banner-image

Beneficiary Designations in DC Estate Planning

A beneficiary designation is an agreement with a financial institution to pay an account holder’s assets upon their death to a named individual, trust or organization. For example, life insurance policies often have a beneficiary designation that often includes the insured’s spouse, children, grandchildren, or even trust for their spouse, children, and grandchildren.

Generally, assets that pass by beneficiary designation pass outside the terms of the last will and testament or trust, so it’s important to make sure that they are coordinated with the estate planning documents. This ensures there is enough liquidity in the estate to pay for taxes or administrative expenses and also ensures that the person is not de-seeding the purpose of their estate plan by naming unintended beneficiaries.

For more information about beneficiary designations and how they factor into the estate planning process, call and schedule a consultation with a Washington, DC estate planning lawyer.

Beneficiary Designations & Retirement Accounts

Retirement accounts are typically left or passed on by beneficiary designation. For retirement accounts, specifically, it’s important to understand whether the retirement accounts are tax deferred accounts. If that’s the case, a person may want to review their beneficiary designations to ensure that they are not at risk for accelerating taxation upon their death.

It is important to review beneficiary designations for a person’s retirement account to ensure that they are coordinated with the overall estate plan. Generally speaking, a retirement account is passed pursuant to the terms of what an account holder expresses in their beneficiary designation. When selecting beneficiaries, it is also important to consider individuals’ citizenship.

Impact of DC Estate Planning Process on Beneficiary Designations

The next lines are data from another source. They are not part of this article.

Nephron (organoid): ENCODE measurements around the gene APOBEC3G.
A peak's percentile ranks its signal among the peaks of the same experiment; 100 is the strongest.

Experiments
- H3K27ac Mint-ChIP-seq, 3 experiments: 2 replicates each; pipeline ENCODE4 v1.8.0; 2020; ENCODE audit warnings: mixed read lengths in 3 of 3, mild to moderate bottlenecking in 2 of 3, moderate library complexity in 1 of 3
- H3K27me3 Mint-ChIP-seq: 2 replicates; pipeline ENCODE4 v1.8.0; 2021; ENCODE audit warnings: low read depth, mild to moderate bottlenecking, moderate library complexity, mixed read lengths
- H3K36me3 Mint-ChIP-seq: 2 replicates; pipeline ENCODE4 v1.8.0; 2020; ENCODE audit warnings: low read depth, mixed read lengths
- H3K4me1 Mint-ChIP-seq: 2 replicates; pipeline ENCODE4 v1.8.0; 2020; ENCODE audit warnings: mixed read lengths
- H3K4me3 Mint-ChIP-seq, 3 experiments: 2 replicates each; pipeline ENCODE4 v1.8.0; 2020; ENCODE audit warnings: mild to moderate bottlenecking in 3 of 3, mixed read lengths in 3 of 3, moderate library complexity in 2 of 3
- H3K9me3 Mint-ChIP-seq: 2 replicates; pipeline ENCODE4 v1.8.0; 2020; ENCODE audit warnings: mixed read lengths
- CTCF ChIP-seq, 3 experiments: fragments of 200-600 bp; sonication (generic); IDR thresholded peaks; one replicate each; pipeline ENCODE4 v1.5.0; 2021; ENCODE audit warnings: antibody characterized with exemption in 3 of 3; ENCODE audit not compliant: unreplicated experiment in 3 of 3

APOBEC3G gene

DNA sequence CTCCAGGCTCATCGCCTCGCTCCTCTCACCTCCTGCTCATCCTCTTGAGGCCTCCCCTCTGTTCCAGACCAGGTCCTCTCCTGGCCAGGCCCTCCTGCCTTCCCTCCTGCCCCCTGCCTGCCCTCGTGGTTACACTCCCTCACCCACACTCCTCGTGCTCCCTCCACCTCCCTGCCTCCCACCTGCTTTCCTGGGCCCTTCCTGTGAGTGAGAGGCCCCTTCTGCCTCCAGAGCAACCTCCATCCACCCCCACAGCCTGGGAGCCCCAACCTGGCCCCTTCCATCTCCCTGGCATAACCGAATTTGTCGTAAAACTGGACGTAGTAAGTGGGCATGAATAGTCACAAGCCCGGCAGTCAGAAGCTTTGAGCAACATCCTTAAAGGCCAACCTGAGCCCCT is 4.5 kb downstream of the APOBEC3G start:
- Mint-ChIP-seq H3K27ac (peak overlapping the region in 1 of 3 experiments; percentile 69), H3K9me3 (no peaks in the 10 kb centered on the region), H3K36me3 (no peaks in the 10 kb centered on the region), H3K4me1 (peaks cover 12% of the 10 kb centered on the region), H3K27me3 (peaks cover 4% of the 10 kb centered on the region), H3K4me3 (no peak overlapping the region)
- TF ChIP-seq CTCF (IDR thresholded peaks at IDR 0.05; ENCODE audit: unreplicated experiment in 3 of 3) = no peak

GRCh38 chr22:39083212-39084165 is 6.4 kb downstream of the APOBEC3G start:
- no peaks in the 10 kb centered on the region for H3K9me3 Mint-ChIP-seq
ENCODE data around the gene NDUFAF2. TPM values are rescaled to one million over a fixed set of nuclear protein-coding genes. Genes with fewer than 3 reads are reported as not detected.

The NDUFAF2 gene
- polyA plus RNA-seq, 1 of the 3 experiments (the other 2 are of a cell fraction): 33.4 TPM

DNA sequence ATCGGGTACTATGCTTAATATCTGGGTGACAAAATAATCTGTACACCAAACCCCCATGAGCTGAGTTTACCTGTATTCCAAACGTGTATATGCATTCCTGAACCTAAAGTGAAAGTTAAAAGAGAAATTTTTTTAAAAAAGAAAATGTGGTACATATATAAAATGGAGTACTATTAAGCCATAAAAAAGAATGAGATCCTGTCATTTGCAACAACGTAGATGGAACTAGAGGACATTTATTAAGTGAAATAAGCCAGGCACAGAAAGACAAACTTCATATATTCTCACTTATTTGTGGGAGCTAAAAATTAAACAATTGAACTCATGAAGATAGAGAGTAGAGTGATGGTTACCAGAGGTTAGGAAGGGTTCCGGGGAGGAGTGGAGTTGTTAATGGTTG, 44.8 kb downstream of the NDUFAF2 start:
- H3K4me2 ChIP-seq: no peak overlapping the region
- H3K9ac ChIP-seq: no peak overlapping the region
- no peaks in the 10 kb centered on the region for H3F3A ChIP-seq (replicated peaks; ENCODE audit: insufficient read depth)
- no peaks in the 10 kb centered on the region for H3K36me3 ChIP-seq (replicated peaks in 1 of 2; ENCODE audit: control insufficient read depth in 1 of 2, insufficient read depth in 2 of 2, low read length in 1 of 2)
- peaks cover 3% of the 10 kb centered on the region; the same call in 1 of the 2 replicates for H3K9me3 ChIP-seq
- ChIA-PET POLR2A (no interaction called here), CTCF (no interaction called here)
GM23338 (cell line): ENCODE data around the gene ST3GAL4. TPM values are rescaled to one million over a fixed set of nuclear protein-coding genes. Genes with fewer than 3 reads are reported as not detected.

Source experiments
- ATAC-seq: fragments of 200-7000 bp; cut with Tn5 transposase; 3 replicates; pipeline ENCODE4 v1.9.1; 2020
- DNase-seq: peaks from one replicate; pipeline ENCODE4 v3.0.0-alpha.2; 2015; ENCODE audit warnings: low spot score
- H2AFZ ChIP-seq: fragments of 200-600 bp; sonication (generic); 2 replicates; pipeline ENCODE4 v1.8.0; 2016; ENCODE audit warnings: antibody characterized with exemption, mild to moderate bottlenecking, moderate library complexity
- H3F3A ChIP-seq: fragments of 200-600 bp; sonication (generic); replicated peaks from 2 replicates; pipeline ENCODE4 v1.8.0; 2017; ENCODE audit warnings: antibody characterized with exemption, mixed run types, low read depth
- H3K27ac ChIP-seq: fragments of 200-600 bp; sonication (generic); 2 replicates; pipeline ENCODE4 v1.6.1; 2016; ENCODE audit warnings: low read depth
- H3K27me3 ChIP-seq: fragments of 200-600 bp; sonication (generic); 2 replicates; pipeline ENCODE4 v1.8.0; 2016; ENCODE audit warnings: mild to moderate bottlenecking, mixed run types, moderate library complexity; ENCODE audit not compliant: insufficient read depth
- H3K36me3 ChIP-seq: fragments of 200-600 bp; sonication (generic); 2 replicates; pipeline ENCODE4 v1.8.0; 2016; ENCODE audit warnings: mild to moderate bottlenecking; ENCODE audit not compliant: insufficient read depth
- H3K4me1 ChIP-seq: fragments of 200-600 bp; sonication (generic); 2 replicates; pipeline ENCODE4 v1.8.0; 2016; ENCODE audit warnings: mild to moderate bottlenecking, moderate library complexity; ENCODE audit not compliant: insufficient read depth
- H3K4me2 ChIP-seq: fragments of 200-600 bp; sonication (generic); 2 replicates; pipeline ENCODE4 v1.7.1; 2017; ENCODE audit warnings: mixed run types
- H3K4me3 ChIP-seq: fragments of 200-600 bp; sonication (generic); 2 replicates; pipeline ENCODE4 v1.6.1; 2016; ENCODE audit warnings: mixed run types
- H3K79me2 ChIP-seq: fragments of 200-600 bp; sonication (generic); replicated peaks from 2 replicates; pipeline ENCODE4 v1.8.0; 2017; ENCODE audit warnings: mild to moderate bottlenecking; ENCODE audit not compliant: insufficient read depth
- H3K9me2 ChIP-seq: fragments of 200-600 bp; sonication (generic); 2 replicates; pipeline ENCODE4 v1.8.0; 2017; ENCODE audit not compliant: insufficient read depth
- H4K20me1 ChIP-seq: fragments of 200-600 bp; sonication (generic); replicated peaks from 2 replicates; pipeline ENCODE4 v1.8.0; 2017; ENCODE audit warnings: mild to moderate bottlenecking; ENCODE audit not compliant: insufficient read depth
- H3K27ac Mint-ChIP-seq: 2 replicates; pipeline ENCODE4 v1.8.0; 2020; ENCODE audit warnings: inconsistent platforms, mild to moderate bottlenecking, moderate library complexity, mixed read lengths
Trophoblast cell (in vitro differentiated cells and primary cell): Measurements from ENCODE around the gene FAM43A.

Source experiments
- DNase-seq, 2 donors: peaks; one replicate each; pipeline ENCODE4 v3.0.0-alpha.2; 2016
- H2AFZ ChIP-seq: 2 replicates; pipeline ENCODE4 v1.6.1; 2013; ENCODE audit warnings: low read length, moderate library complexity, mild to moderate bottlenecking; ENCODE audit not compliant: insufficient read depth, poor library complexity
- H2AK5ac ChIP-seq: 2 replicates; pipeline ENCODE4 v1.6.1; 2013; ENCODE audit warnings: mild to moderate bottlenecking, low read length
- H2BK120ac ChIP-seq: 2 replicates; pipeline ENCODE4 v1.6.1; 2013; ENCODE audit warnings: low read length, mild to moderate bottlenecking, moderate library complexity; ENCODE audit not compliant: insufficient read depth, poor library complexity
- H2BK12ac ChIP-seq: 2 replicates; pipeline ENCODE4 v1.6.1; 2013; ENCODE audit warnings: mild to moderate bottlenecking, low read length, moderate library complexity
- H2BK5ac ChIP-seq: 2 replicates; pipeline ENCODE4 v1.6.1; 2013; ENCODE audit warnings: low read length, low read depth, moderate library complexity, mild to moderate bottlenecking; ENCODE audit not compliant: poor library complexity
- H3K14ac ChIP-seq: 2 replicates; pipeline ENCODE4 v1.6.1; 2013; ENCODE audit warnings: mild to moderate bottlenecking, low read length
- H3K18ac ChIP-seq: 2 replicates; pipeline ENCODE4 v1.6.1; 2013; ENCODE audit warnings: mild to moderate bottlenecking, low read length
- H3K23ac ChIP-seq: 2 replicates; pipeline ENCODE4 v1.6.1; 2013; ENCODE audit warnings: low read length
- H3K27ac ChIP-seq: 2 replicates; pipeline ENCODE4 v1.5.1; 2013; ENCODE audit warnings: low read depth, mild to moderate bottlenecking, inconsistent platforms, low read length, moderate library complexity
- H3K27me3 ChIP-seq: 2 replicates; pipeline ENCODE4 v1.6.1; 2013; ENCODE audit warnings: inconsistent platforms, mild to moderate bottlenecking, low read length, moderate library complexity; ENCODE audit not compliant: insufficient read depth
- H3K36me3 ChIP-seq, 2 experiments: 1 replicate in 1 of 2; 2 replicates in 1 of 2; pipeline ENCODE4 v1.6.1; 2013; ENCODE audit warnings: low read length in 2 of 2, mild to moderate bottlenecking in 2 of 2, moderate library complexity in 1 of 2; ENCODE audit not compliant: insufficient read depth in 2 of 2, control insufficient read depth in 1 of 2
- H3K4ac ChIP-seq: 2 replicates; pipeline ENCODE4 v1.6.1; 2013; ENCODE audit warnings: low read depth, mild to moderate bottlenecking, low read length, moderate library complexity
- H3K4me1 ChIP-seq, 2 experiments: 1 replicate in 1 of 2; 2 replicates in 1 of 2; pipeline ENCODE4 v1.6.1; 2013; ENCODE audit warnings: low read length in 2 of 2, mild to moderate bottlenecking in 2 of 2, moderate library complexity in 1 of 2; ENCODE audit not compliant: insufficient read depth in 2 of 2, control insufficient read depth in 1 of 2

The impact of a beneficiary designation is typically when items left by beneficiary designation do not pass through or are not governed by the terms of the last will and testament or a individual’s trust. To ensure that your estate plan is implemented correctly, an individual must review and coordinate those beneficiary designations.

The type of assets the beneficiary designation is for is also important. For example, a person may choose for their retirement beneficiary to be a living person so that the income taxes can continue to be deferred during the lifetime of the living person rather than forcing the acceleration of the taxes at their death by giving it to an entity or a trust that’s not been created to accept that type of asset.

How an Attorney Can Help

An estate planner can assist a person with reviewing their beneficiary designations so that they are coordinated with an overall estate plan. If beneficiary designations are not coordinated with the overall estate plan, it may result in an illiquid estate or having unintended beneficiaries.

A person can change their beneficiary designations during their lifetime while they maintain the capacity to do so. An estate planner can also help someone collect their beneficiary designations. In the event that brokerage houses and financial institutions merge or change, some of these beneficiary designations may get lost. It’s always good to have a place where the entire set or entire copy of beneficiary designations.

An attorney can assist clients with reviewing their beneficiary designations and coordinating them to fit with the overall estate plan. An attorney can review them in conjunction with the initial estate planning and can assist their client throughout their lifetime as they create new accounts or change their designations to make sure they comply with their overall estate plan.